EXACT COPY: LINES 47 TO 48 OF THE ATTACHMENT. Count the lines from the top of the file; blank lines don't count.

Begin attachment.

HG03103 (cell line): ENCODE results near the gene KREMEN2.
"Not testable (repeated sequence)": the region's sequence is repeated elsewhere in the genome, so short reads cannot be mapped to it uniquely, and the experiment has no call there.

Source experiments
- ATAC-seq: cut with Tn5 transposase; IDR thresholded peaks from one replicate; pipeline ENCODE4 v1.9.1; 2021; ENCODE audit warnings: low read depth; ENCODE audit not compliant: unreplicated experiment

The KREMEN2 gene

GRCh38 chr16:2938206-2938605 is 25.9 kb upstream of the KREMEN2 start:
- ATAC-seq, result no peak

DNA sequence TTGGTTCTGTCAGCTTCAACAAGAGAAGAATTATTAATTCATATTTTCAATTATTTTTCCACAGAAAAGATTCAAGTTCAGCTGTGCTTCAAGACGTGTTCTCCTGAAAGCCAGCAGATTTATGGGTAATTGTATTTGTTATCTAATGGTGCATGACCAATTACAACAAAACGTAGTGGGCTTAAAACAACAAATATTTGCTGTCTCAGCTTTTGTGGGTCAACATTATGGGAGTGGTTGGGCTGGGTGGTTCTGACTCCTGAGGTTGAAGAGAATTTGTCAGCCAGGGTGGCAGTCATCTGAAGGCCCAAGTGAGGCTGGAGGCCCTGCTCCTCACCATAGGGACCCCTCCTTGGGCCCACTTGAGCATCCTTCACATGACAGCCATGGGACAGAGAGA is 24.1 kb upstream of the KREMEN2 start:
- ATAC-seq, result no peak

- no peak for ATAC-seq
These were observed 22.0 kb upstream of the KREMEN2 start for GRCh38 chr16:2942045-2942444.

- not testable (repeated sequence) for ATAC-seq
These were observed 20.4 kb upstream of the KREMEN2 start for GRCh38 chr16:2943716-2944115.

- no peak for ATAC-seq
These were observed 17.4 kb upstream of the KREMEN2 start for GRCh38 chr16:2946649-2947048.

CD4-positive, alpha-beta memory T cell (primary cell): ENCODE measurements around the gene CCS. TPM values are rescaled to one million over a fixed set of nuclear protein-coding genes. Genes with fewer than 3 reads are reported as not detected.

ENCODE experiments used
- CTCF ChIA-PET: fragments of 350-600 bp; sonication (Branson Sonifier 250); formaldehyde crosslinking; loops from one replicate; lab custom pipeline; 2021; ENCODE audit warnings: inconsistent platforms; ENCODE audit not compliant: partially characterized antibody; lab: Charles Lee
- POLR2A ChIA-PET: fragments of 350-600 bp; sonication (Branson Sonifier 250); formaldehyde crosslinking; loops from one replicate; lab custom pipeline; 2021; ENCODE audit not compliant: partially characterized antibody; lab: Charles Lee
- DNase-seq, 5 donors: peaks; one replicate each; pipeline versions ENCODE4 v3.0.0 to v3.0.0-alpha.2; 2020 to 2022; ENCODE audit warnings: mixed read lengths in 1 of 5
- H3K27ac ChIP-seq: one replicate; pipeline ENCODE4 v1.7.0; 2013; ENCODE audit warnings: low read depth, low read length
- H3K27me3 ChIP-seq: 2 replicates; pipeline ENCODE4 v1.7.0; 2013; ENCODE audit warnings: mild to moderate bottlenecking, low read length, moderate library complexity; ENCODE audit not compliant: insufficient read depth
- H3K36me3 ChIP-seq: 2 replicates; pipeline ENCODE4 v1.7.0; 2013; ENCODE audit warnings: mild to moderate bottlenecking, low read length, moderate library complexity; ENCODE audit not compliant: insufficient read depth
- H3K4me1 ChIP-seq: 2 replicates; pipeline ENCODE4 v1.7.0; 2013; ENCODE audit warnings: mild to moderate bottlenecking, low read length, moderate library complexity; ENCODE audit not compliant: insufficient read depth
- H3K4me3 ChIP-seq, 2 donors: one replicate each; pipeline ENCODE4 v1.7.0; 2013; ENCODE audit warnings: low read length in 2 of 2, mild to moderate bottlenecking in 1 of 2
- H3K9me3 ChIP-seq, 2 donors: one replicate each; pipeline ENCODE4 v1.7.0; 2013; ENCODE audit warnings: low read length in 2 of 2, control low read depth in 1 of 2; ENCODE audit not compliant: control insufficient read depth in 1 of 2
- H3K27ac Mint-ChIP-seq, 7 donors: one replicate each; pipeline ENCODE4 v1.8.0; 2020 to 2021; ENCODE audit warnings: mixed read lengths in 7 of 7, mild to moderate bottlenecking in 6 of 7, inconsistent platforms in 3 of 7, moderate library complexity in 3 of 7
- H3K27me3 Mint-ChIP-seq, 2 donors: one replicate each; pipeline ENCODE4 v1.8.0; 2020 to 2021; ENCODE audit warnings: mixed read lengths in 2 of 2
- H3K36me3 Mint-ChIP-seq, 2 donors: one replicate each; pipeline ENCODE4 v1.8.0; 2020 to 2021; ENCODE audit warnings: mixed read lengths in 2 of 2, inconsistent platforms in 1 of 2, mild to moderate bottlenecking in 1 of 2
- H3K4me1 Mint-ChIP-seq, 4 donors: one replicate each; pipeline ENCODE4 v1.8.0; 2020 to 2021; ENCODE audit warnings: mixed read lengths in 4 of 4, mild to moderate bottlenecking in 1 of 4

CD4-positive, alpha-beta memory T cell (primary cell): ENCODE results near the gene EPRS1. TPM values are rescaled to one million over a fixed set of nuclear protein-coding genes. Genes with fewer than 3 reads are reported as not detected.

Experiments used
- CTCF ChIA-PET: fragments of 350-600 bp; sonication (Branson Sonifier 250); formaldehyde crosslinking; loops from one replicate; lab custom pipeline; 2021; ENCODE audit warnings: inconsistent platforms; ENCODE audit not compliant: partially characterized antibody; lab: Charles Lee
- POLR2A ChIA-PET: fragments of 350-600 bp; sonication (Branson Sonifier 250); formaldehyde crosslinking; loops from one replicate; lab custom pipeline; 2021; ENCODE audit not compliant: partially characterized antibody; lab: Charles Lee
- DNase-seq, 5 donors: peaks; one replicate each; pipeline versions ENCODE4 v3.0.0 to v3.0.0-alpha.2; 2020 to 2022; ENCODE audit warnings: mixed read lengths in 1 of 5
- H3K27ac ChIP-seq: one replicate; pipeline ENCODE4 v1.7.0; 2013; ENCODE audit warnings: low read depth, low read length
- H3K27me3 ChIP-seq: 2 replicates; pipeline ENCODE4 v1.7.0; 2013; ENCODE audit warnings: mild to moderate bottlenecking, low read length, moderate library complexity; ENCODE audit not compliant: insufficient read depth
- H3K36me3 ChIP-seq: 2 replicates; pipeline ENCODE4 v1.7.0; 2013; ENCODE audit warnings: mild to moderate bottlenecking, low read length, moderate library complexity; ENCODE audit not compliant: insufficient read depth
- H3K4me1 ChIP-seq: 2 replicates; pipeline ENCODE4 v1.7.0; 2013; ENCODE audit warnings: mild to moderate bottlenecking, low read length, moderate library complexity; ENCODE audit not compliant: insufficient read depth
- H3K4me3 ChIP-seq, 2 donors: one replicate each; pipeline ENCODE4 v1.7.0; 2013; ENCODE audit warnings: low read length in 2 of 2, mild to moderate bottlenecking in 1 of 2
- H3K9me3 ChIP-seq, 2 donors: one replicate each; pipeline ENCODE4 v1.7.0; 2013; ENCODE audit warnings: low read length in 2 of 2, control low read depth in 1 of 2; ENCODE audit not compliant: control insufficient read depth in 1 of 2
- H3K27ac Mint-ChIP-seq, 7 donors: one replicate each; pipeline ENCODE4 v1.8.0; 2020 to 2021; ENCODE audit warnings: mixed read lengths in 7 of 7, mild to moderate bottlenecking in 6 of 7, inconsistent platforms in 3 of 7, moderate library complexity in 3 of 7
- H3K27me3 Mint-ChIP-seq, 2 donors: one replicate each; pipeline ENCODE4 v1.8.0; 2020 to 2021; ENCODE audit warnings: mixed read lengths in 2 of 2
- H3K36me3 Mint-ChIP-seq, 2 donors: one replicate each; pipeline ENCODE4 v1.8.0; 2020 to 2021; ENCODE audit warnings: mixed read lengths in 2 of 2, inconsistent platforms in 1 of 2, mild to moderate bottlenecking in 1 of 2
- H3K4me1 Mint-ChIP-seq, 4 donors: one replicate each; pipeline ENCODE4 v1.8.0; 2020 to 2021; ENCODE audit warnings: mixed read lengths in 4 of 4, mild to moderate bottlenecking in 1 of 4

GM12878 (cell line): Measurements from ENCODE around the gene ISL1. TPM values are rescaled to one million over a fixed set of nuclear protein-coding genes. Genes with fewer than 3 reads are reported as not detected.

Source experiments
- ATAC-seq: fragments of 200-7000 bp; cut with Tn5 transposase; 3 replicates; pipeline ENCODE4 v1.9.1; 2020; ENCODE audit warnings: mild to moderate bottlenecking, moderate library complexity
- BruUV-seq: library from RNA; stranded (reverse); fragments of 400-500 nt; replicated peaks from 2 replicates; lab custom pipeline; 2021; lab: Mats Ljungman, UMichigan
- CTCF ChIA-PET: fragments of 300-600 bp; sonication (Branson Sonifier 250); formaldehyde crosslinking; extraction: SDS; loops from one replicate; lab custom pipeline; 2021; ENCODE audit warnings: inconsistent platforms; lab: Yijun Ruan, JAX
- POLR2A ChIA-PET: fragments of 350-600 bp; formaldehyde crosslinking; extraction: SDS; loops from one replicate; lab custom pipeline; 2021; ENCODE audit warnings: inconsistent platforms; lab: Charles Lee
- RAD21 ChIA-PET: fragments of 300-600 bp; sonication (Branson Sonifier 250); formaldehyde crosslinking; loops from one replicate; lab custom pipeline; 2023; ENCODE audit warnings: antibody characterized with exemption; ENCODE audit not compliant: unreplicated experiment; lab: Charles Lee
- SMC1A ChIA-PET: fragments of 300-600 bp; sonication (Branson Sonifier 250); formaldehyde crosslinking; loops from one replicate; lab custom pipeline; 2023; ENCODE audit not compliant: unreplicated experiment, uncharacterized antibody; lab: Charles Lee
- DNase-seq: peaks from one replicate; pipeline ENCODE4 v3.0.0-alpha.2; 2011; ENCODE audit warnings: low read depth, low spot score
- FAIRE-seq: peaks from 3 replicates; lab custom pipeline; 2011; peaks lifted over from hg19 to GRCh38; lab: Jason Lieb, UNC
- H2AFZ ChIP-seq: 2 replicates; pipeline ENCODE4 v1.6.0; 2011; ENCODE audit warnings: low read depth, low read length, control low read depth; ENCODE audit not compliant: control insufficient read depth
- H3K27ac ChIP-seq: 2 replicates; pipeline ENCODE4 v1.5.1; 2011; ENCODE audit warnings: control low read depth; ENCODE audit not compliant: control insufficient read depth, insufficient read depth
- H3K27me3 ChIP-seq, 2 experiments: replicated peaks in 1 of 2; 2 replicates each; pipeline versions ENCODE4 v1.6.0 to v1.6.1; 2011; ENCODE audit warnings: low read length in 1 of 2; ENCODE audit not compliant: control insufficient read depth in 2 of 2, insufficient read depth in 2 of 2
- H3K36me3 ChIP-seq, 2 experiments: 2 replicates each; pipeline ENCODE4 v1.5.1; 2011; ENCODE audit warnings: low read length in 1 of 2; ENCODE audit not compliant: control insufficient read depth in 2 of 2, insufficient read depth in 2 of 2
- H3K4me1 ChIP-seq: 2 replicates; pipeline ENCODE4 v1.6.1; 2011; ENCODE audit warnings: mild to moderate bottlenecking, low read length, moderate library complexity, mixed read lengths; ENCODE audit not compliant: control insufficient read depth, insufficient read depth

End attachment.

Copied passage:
Source experiments
- ATAC-seq: fragments of 200-7000 bp; cut with Tn5 transposase; 3 replicates; pipeline ENCODE4 v1.9.1; 2020; ENCODE audit warnings: mild to moderate bottlenecking, moderate library complexity